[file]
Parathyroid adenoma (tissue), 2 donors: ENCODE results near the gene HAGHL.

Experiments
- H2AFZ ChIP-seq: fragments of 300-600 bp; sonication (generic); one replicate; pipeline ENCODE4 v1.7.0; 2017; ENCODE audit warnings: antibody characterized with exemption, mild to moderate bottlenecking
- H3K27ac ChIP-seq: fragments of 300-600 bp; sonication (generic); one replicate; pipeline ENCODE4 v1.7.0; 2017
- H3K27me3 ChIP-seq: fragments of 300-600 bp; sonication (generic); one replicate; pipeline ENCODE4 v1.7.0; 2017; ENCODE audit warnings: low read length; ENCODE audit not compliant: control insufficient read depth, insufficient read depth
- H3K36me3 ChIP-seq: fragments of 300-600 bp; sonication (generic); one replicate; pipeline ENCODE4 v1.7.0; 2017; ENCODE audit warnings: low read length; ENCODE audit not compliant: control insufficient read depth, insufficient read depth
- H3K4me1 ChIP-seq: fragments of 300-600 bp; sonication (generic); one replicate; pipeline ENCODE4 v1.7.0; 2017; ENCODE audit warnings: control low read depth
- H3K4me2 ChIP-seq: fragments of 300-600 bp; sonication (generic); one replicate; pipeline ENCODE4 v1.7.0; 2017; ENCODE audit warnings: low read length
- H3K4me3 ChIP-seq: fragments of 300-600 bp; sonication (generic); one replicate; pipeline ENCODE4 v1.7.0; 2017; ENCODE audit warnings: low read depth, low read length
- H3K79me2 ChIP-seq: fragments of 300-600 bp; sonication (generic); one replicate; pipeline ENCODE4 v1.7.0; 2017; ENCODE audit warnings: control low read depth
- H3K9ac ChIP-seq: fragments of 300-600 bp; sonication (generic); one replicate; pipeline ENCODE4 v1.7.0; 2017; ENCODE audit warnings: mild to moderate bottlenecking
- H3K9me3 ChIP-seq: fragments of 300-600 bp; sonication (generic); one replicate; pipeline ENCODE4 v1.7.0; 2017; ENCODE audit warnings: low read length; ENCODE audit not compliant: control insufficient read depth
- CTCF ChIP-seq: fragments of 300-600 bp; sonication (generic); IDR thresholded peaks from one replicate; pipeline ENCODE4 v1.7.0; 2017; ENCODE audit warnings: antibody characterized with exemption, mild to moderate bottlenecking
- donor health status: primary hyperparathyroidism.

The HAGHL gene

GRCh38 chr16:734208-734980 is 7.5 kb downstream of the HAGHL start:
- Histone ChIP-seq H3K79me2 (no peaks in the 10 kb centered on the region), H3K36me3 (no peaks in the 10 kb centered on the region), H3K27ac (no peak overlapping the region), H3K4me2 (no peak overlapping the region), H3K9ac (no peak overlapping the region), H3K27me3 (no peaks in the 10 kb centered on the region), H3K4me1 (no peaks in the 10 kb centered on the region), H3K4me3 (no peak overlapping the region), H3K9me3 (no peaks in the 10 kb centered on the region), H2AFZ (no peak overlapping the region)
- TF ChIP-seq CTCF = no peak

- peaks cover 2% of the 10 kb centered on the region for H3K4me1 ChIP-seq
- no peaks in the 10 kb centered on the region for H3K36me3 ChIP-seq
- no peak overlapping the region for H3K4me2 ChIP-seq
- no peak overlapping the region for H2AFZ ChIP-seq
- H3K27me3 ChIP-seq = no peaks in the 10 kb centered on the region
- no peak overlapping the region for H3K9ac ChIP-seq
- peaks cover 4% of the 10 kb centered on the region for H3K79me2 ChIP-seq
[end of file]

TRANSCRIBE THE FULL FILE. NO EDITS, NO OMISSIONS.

Parathyroid adenoma (tissue), 2 donors: ENCODE results near the gene HAGHL.

Experiments
- H2AFZ ChIP-seq: fragments of 300-600 bp; sonication (generic); one replicate; pipeline ENCODE4 v1.7.0; 2017; ENCODE audit warnings: antibody characterized with exemption, mild to moderate bottlenecking
- H3K27ac ChIP-seq: fragments of 300-600 bp; sonication (generic); one replicate; pipeline ENCODE4 v1.7.0; 2017
- H3K27me3 ChIP-seq: fragments of 300-600 bp; sonication (generic); one replicate; pipeline ENCODE4 v1.7.0; 2017; ENCODE audit warnings: low read length; ENCODE audit not compliant: control insufficient read depth, insufficient read depth
- H3K36me3 ChIP-seq: fragments of 300-600 bp; sonication (generic); one replicate; pipeline ENCODE4 v1.7.0; 2017; ENCODE audit warnings: low read length; ENCODE audit not compliant: control insufficient read depth, insufficient read depth
- H3K4me1 ChIP-seq: fragments of 300-600 bp; sonication (generic); one replicate; pipeline ENCODE4 v1.7.0; 2017; ENCODE audit warnings: control low read depth
- H3K4me2 ChIP-seq: fragments of 300-600 bp; sonication (generic); one replicate; pipeline ENCODE4 v1.7.0; 2017; ENCODE audit warnings: low read length
- H3K4me3 ChIP-seq: fragments of 300-600 bp; sonication (generic); one replicate; pipeline ENCODE4 v1.7.0; 2017; ENCODE audit warnings: low read depth, low read length
- H3K79me2 ChIP-seq: fragments of 300-600 bp; sonication (generic); one replicate; pipeline ENCODE4 v1.7.0; 2017; ENCODE audit warnings: control low read depth
- H3K9ac ChIP-seq: fragments of 300-600 bp; sonication (generic); one replicate; pipeline ENCODE4 v1.7.0; 2017; ENCODE audit warnings: mild to moderate bottlenecking
- H3K9me3 ChIP-seq: fragments of 300-600 bp; sonication (generic); one replicate; pipeline ENCODE4 v1.7.0; 2017; ENCODE audit warnings: low read length; ENCODE audit not compliant: control insufficient read depth
- CTCF ChIP-seq: fragments of 300-600 bp; sonication (generic); IDR thresholded peaks from one replicate; pipeline ENCODE4 v1.7.0; 2017; ENCODE audit warnings: antibody characterized with exemption, mild to moderate bottlenecking
- donor health status: primary hyperparathyroidism.

The HAGHL gene

GRCh38 chr16:734208-734980 is 7.5 kb downstream of the HAGHL start:
- Histone ChIP-seq H3K79me2 (no peaks in the 10 kb centered on the region), H3K36me3 (no peaks in the 10 kb centered on the region), H3K27ac (no peak overlapping the region), H3K4me2 (no peak overlapping the region), H3K9ac (no peak overlapping the region), H3K27me3 (no peaks in the 10 kb centered on the region), H3K4me1 (no peaks in the 10 kb centered on the region), H3K4me3 (no peak overlapping the region), H3K9me3 (no peaks in the 10 kb centered on the region), H2AFZ (no peak overlapping the region)
- TF ChIP-seq CTCF = no peak

- peaks cover 2% of the 10 kb centered on the region for H3K4me1 ChIP-seq
- no peaks in the 10 kb centered on the region for H3K36me3 ChIP-seq
- no peak overlapping the region for H3K4me2 ChIP-seq
- no peak overlapping the region for H2AFZ ChIP-seq
- H3K27me3 ChIP-seq = no peaks in the 10 kb centered on the region
- no peak overlapping the region for H3K9ac ChIP-seq
- peaks cover 4% of the 10 kb centered on the region for H3K79me2 ChIP-seq